Social media has positive and negative affects when it comes to our relationship with food, from being inspired to cook healthier meals to leading to negative thoughts and behaviours. In order to better use and understand social media when it comes to eating, I suggest:

  1. Be aware of how social media affects your relationship with food (is it positive or negative?);
  2. Be conscious of who you follow online;
  3. Know when to unplug.


One particular person I highly suggest you follow is Dr. Joshua Wolrich, a British surgical doctor who posts great content about our relationship with food and debunks a lot of the fake nutrition information on the internet (#nutribollocks is his hashtag).


Has social media affected your relationship with food?

Do you follow a great food or health influencer?

Leave your answers in the comments below!

Facebook: Social media affects everything, including your eating habits

Twitter: How social media impacts your eating habits and what to do #socialmedia #foodrelationships #eatingdisorder

Arnold, Andrew. “How Social Media Can Impact Your Consumption Habits.” Forbes, 14 Jan 2019,

Forrest, Adam. “Social Media Influencers are Dishing Out False Nutrition and Weight Loss Advice 90% of the Time.” The Business Insider, 30 Apr 2019,

Gleissner, Greta. “Social Media and its Effect on Eating.” Huffpost, 5 Oct 2017,

10 thoughts on “How Social Media Impacts Our Eating

  1. Hi! This is a great article that I really enjoyed to read, being someone that tries to be health conscious but not having a professional background such as yourself looking at food and recipes online can be very intimidating. The other day I was scrolling through my Facebook and saw a video from Tasty Vegetarian (which I follow) and the video was about 4 warm fruit smoothie ideas. I thought “weird, but okay lets see where this goes”. Not even a minute into the video they had made the first smoothie and then they post the nutritional information, it said this smoothie had 480 calories in it, I was blown away! So I went into my little lifesum app, and put in all of the ingredients and amounts according to the recipe- the calories and nutrients I got were WAY different. Like 200+ calories different! Its things like this that can damage peoples perspective on food. Some people trying to lose weight may think “whoa that’s too many calories ill never drink that!” versus the people trying to gain weight may think “finally something I can drink that has plenty of calories”. Misinformation can be harmful.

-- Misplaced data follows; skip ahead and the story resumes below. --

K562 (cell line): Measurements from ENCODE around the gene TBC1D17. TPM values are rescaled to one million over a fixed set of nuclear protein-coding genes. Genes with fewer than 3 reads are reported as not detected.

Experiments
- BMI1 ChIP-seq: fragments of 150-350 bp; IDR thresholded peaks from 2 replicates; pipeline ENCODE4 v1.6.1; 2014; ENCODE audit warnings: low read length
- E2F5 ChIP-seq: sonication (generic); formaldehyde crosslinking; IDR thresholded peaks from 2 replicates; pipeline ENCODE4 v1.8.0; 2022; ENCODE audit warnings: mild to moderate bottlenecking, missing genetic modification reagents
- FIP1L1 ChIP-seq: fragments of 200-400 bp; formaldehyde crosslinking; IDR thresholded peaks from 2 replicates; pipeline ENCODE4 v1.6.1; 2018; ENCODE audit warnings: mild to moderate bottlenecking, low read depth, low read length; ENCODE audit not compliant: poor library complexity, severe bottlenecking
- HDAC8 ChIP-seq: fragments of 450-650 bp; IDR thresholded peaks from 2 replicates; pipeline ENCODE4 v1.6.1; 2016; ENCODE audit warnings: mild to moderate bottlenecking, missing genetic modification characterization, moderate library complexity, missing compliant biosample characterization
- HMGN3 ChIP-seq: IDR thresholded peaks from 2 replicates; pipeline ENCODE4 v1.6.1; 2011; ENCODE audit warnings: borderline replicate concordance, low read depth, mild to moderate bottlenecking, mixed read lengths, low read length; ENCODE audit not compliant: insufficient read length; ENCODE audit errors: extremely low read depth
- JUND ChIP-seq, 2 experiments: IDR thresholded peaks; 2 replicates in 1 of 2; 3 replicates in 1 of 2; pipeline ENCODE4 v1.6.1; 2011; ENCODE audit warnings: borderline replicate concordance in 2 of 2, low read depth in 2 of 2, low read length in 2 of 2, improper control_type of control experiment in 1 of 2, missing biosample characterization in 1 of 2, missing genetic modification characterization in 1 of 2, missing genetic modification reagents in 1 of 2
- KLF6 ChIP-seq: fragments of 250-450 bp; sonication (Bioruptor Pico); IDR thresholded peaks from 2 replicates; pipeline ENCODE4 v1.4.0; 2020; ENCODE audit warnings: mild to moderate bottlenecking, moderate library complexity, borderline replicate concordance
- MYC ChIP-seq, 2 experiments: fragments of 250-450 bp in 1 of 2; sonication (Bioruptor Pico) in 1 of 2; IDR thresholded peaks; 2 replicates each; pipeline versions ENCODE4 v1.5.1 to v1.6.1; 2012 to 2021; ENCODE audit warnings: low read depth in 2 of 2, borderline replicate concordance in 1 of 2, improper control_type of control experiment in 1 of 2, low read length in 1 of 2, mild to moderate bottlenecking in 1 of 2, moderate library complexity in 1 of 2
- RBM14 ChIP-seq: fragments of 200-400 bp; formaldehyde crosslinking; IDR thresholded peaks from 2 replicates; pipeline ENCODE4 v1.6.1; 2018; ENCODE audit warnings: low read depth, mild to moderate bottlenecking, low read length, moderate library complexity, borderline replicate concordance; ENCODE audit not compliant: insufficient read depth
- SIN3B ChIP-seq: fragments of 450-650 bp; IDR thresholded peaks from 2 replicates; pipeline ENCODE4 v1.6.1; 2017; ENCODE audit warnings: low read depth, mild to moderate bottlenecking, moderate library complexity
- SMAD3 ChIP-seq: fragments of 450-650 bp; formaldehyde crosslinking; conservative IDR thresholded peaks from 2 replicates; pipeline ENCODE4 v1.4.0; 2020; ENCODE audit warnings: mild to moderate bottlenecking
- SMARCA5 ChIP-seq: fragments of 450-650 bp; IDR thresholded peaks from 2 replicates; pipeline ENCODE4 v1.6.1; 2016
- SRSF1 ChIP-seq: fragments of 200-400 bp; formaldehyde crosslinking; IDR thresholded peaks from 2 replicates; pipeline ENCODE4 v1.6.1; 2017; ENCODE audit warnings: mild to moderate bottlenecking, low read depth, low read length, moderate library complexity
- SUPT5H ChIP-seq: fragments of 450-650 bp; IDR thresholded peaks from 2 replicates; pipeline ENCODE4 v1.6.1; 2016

Im glad you brought the pros and cons of food and recipes online to light, it is very informative.

    • Thanks for your input 🙂 I love Tasty’s recipes and to be honest I’ve never really paid attention to their nutrition information, but I definitely will now. And you’re right, this wrong information can be very harmful.

  2. What a great post. I also follow about a million food-related social media accounts and hashtags; I don’t have any credentials other than “foodie” behind me, but social media has really allowed me to broaden my cooking skills and palate, and try new recipes, techniques and ingredients that I never would have known about otherwise.

    As someone who’s struggled with weight and body image issues in the past, it’s irritating to weed through ‘healthy meal ideas’ searches and have to pick out all the fad diet inspired recipes. It seems like every second recipe out there is based on a diet plan that isn’t sustainable or healthy.

    Thanks for the link for Dr. Wolrich. I’m now following #nutribollocks too!

    • Thanks for your comment 🙂 I agree, it is irritating to weed through all of the recipes, especially when there’s a fad diet that’s taking off; all of 2019 it seemed like EVERYTHING was keto and I’m hoping in 2020 it dies down a bit.
      Glad you like my recommendation, Dr. Wolrich just posted a new IGTV about weight gain and I really enjoyed it.